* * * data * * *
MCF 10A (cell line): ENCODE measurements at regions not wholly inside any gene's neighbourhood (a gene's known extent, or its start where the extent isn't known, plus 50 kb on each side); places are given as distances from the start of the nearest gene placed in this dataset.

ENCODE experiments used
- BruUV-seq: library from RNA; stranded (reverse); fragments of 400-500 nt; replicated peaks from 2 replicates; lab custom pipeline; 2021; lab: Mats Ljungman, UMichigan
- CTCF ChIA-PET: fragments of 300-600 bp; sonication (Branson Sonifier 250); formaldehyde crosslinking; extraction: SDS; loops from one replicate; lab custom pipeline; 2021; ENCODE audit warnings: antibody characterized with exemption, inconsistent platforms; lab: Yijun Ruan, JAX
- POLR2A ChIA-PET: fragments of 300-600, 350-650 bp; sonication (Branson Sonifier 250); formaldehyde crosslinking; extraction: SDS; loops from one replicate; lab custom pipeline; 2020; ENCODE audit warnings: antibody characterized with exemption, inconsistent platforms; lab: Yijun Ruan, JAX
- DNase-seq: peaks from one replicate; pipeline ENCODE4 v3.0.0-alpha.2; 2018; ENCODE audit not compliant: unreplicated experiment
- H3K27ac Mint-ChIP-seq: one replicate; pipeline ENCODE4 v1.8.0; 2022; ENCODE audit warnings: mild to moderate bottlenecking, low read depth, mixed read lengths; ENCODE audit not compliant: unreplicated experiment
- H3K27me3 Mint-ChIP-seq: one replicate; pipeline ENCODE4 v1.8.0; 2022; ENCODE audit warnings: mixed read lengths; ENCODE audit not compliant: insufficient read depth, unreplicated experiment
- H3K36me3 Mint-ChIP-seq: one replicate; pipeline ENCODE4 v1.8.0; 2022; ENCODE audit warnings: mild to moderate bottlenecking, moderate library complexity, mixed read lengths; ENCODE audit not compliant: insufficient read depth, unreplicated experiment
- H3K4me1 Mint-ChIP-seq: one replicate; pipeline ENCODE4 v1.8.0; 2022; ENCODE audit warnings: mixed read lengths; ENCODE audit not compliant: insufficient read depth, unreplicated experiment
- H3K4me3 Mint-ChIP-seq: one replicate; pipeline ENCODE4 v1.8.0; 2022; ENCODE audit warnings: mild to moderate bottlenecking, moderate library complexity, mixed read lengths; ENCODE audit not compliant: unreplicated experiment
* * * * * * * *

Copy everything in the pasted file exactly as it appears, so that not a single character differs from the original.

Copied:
MCF 10A (cell line): ENCODE measurements at regions not wholly inside any gene's neighbourhood (a gene's known extent, or its start where the extent isn't known, plus 50 kb on each side); places are given as distances from the start of the nearest gene placed in this dataset.

ENCODE experiments used
- BruUV-seq: library from RNA; stranded (reverse); fragments of 400-500 nt; replicated peaks from 2 replicates; lab custom pipeline; 2021; lab: Mats Ljungman, UMichigan
- CTCF ChIA-PET: fragments of 300-600 bp; sonication (Branson Sonifier 250); formaldehyde crosslinking; extraction: SDS; loops from one replicate; lab custom pipeline; 2021; ENCODE audit warnings: antibody characterized with exemption, inconsistent platforms; lab: Yijun Ruan, JAX
- POLR2A ChIA-PET: fragments of 300-600, 350-650 bp; sonication (Branson Sonifier 250); formaldehyde crosslinking; extraction: SDS; loops from one replicate; lab custom pipeline; 2020; ENCODE audit warnings: antibody characterized with exemption, inconsistent platforms; lab: Yijun Ruan, JAX
- DNase-seq: peaks from one replicate; pipeline ENCODE4 v3.0.0-alpha.2; 2018; ENCODE audit not compliant: unreplicated experiment
- H3K27ac Mint-ChIP-seq: one replicate; pipeline ENCODE4 v1.8.0; 2022; ENCODE audit warnings: mild to moderate bottlenecking, low read depth, mixed read lengths; ENCODE audit not compliant: unreplicated experiment
- H3K27me3 Mint-ChIP-seq: one replicate; pipeline ENCODE4 v1.8.0; 2022; ENCODE audit warnings: mixed read lengths; ENCODE audit not compliant: insufficient read depth, unreplicated experiment
- H3K36me3 Mint-ChIP-seq: one replicate; pipeline ENCODE4 v1.8.0; 2022; ENCODE audit warnings: mild to moderate bottlenecking, moderate library complexity, mixed read lengths; ENCODE audit not compliant: insufficient read depth, unreplicated experiment
- H3K4me1 Mint-ChIP-seq: one replicate; pipeline ENCODE4 v1.8.0; 2022; ENCODE audit warnings: mixed read lengths; ENCODE audit not compliant: insufficient read depth, unreplicated experiment
- H3K4me3 Mint-ChIP-seq: one replicate; pipeline ENCODE4 v1.8.0; 2022; ENCODE audit warnings: mild to moderate bottlenecking, moderate library complexity, mixed read lengths; ENCODE audit not compliant: unreplicated experiment